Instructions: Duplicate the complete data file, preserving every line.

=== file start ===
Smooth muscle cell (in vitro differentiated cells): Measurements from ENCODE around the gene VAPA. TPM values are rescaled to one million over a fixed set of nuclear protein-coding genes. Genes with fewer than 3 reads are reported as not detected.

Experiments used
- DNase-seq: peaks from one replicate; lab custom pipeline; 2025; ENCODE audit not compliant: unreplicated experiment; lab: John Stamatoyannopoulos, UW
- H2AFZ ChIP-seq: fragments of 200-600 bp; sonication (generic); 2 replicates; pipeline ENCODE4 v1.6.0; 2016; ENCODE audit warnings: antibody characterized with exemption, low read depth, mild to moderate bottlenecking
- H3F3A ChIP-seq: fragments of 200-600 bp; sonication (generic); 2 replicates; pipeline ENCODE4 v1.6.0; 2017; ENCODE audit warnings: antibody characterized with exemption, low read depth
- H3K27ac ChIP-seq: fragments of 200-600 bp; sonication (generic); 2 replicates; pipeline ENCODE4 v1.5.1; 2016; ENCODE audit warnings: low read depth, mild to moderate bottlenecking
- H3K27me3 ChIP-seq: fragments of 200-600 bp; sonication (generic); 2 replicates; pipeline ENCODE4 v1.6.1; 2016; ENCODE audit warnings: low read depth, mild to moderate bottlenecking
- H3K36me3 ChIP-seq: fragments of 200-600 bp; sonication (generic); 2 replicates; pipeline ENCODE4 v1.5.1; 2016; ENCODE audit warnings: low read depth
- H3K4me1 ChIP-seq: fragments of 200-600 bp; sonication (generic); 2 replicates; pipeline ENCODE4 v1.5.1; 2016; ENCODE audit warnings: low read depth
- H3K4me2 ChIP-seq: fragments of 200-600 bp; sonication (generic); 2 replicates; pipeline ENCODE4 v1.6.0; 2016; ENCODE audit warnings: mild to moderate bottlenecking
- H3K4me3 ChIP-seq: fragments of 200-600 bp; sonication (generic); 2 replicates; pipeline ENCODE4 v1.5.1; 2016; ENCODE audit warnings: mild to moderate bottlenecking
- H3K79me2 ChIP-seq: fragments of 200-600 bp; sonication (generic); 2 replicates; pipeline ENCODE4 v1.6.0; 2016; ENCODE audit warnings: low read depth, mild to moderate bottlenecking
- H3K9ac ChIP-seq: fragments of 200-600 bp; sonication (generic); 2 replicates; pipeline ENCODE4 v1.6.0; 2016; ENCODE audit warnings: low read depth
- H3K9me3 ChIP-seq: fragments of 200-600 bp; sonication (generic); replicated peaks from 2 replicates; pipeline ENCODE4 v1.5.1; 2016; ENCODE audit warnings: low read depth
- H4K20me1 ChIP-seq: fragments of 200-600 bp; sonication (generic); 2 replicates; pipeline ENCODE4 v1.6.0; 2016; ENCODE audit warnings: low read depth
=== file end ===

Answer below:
Smooth muscle cell (in vitro differentiated cells): Measurements from ENCODE around the gene VAPA. TPM values are rescaled to one million over a fixed set of nuclear protein-coding genes. Genes with fewer than 3 reads are reported as not detected.

Experiments used
- DNase-seq: peaks from one replicate; lab custom pipeline; 2025; ENCODE audit not compliant: unreplicated experiment; lab: John Stamatoyannopoulos, UW
- H2AFZ ChIP-seq: fragments of 200-600 bp; sonication (generic); 2 replicates; pipeline ENCODE4 v1.6.0; 2016; ENCODE audit warnings: antibody characterized with exemption, low read depth, mild to moderate bottlenecking
- H3F3A ChIP-seq: fragments of 200-600 bp; sonication (generic); 2 replicates; pipeline ENCODE4 v1.6.0; 2017; ENCODE audit warnings: antibody characterized with exemption, low read depth
- H3K27ac ChIP-seq: fragments of 200-600 bp; sonication (generic); 2 replicates; pipeline ENCODE4 v1.5.1; 2016; ENCODE audit warnings: low read depth, mild to moderate bottlenecking
- H3K27me3 ChIP-seq: fragments of 200-600 bp; sonication (generic); 2 replicates; pipeline ENCODE4 v1.6.1; 2016; ENCODE audit warnings: low read depth, mild to moderate bottlenecking
- H3K36me3 ChIP-seq: fragments of 200-600 bp; sonication (generic); 2 replicates; pipeline ENCODE4 v1.5.1; 2016; ENCODE audit warnings: low read depth
- H3K4me1 ChIP-seq: fragments of 200-600 bp; sonication (generic); 2 replicates; pipeline ENCODE4 v1.5.1; 2016; ENCODE audit warnings: low read depth
- H3K4me2 ChIP-seq: fragments of 200-600 bp; sonication (generic); 2 replicates; pipeline ENCODE4 v1.6.0; 2016; ENCODE audit warnings: mild to moderate bottlenecking
- H3K4me3 ChIP-seq: fragments of 200-600 bp; sonication (generic); 2 replicates; pipeline ENCODE4 v1.5.1; 2016; ENCODE audit warnings: mild to moderate bottlenecking
- H3K79me2 ChIP-seq: fragments of 200-600 bp; sonication (generic); 2 replicates; pipeline ENCODE4 v1.6.0; 2016; ENCODE audit warnings: low read depth, mild to moderate bottlenecking
- H3K9ac ChIP-seq: fragments of 200-600 bp; sonication (generic); 2 replicates; pipeline ENCODE4 v1.6.0; 2016; ENCODE audit warnings: low read depth
- H3K9me3 ChIP-seq: fragments of 200-600 bp; sonication (generic); replicated peaks from 2 replicates; pipeline ENCODE4 v1.5.1; 2016; ENCODE audit warnings: low read depth
- H4K20me1 ChIP-seq: fragments of 200-600 bp; sonication (generic); 2 replicates; pipeline ENCODE4 v1.6.0; 2016; ENCODE audit warnings: low read depth